The crime typically involves groups of people targeting stores that carry higher-value items like electronics, designer handbags and designer clothing, who resell the merchandise in secondary marketplaces, such as eBay, OfferUp and Facebook Marketplace or even back into the legitimate supply chain.
“These are people who make a living stealing and reselling. This is not a one-time opportunistic or need-based robbery,” said Cory Lowe, an expert on retail crime and research scientist at the Loss Prevention Research Council, an industry coalition that researches retail crime, its impact and solutions to address it.
“The anatomy of these attacks show they are more aggressive, dangerous and happening more frequently,” said Lowe. “When I talk to retail loss prevention veterans, the best comparison they come up with is what crime was like in New York in the 1970s. But even then, it was more street robberies and not like retail theft as brazen as this.”
“For every $330 worth of products stolen, a retailer has to sell an incremental $300,000 worth of goods to break even,” said Burt Flickinger, managing director of retail consultancy Strategic Resource Group. “We’ve talked to retailers across America who say shoplifting is now 2% to 3% of their total sales. That’s up from 0.7 to 1% pre-pandemic.”
Home Depot said the added security measure is meant to deter the illegal resale of the power tools.
Some of most popular items targeted by professional gangs of shoplifters are designer clothing, laundry detergent, designer handbags, allergy medicine, razors, high-end liquor, pain relievers, baby formula, laptops, deodorant and high-end appliances, according to the National Retail Federation.
These are products that professional thieves can resell a lot of at one time and make a lot of money, said Lowe.
The surge in store-related theft is costly in other ways, too. Employee retention takes a hit when retail crimes spike.
“Think about retailers that are staffed predominantly by women, like cosmetics stores and high-end fashion,” said Lowe. “Criminals target these stores because these are high-dollar items and they anticipate little pushback from the staff. But the fear makes it difficult to keep employees.”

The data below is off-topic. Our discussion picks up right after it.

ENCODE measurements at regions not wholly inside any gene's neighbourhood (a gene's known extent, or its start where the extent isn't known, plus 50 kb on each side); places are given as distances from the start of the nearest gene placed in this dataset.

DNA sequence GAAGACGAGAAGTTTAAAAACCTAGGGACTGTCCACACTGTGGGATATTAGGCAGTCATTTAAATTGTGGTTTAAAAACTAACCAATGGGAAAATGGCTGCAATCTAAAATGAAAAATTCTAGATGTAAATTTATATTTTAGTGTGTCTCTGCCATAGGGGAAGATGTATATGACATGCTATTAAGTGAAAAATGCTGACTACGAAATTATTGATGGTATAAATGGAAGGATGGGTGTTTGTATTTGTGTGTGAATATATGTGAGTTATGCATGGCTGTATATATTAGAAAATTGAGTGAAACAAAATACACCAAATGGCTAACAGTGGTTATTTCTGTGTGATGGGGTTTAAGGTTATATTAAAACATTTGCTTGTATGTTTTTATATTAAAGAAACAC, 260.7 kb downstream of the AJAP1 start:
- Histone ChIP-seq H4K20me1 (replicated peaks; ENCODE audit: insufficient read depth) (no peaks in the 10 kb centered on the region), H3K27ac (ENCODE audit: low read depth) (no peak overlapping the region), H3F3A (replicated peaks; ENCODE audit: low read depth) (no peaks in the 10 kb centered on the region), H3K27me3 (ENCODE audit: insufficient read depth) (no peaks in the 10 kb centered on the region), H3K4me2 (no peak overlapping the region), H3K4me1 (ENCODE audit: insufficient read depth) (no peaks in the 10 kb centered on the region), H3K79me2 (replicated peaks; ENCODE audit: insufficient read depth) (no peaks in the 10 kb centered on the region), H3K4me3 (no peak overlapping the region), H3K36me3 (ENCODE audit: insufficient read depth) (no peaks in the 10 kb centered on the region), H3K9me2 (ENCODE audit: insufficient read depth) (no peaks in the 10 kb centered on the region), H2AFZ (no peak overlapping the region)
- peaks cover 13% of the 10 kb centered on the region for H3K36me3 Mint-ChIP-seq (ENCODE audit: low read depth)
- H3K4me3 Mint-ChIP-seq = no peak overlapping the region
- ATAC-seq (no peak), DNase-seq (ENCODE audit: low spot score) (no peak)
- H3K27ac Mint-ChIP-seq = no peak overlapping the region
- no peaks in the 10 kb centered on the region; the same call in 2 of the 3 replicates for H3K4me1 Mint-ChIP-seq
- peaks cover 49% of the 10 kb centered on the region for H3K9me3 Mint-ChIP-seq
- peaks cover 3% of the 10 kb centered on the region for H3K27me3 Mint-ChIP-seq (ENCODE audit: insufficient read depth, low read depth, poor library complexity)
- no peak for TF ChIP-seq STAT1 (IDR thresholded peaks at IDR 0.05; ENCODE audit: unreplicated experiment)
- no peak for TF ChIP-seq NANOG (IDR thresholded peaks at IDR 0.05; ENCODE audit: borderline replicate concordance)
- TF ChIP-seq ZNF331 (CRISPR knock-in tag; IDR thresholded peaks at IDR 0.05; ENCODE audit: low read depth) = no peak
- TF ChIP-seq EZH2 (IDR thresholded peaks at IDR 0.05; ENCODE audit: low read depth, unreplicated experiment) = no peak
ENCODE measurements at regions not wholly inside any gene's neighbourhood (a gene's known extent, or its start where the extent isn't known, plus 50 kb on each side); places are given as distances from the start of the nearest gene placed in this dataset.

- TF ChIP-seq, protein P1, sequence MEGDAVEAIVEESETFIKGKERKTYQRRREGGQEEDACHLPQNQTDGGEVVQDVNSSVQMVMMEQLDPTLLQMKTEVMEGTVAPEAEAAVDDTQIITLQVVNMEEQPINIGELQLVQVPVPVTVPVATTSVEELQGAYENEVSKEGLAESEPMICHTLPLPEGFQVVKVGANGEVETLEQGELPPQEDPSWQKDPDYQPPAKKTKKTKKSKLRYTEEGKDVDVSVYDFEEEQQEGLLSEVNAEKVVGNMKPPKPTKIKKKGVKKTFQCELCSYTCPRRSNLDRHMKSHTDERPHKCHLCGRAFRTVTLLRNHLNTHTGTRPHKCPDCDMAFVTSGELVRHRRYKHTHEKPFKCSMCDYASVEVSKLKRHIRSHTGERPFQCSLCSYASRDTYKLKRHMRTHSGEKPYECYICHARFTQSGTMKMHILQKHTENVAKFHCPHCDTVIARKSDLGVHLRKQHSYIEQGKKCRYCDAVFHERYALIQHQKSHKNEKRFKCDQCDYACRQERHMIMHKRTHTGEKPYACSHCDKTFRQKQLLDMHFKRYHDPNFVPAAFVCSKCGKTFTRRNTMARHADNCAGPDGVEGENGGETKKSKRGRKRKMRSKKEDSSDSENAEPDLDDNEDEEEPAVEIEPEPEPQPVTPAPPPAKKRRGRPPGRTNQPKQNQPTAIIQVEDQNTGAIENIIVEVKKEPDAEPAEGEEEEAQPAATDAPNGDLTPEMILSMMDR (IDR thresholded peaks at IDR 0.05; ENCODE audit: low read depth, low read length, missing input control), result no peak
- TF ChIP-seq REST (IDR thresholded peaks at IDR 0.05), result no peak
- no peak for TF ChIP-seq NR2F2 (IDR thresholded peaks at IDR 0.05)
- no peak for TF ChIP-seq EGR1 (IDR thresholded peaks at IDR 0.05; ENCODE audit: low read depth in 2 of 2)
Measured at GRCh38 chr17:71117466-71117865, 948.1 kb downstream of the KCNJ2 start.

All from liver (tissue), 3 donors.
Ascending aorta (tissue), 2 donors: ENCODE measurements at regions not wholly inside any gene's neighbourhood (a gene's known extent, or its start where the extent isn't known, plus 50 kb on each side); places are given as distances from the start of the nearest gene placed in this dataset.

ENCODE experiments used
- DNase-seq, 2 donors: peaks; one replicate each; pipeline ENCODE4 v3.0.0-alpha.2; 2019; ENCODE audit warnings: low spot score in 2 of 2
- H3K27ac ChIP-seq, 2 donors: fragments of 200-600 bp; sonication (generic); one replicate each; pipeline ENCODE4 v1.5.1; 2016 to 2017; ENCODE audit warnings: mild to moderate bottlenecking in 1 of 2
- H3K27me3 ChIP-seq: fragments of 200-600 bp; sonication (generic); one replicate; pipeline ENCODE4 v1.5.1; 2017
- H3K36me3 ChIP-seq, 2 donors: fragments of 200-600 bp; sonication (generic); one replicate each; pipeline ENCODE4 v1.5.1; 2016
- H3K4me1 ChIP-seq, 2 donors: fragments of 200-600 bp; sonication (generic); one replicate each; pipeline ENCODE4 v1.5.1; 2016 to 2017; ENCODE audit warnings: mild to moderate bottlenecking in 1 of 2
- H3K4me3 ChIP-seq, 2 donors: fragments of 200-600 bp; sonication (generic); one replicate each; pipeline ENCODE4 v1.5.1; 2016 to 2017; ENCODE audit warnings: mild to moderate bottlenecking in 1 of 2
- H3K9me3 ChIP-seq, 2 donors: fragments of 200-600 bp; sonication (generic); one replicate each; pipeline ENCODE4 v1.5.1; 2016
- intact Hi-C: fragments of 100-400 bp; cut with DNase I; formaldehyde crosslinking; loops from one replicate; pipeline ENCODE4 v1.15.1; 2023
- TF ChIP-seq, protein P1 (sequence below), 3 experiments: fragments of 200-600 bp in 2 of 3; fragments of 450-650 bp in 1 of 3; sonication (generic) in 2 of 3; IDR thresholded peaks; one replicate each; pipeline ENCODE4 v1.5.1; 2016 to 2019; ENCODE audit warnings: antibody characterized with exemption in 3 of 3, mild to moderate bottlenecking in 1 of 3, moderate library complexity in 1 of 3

“This is traumatizing for our associates and is unacceptable,” Barry said during a call with analysts in November. “We are doing everything we can to try to create [an] as safe as possible environment.”
She said Best Buy was implementing a number of tactics to minimize theft and protect staff and customers. These include locking up more products and hiring security when appropriate.
Then there’s the broader community impact. Shopping in stores generates sales tax, which in turn provides funding for essential public services such as public schools budgets, medical facilities and local police and fire departments.
“Recurring store thefts spread fear. They scare away shoppers who normally would spend time browsing in stores and maybe make a few purchases,” said Flickinger.
Although organized shoplifting sprees were on the rise even before the pandemic, Lowe said that post-Covid lifestyle adjustments have made it easier for offenders to get away with the crime.
“Think about mask wearing. Pre-pandemic, would we have ever thought about everyone in a liquor store wearing a mask covering half of their face and allowing them to remain anonymous?” said Lowe.
A confluence of other factors also have contributed to the spike in dangerous retail robberies in the last two years. These include reduced in-store staffing that leads to less surveillance and the ease with which thieves benefit from a lack of regulation on reselling stolen items online, said Lowe.
Some 50% of retailers surveyed reported an average dollar value loss of merchandise of at least $1,000 in 2020 compared to 29% in 2019. Overall, organized retail crime costs retailers an average of $700,000 per $1 billion in sales, according to the NRF.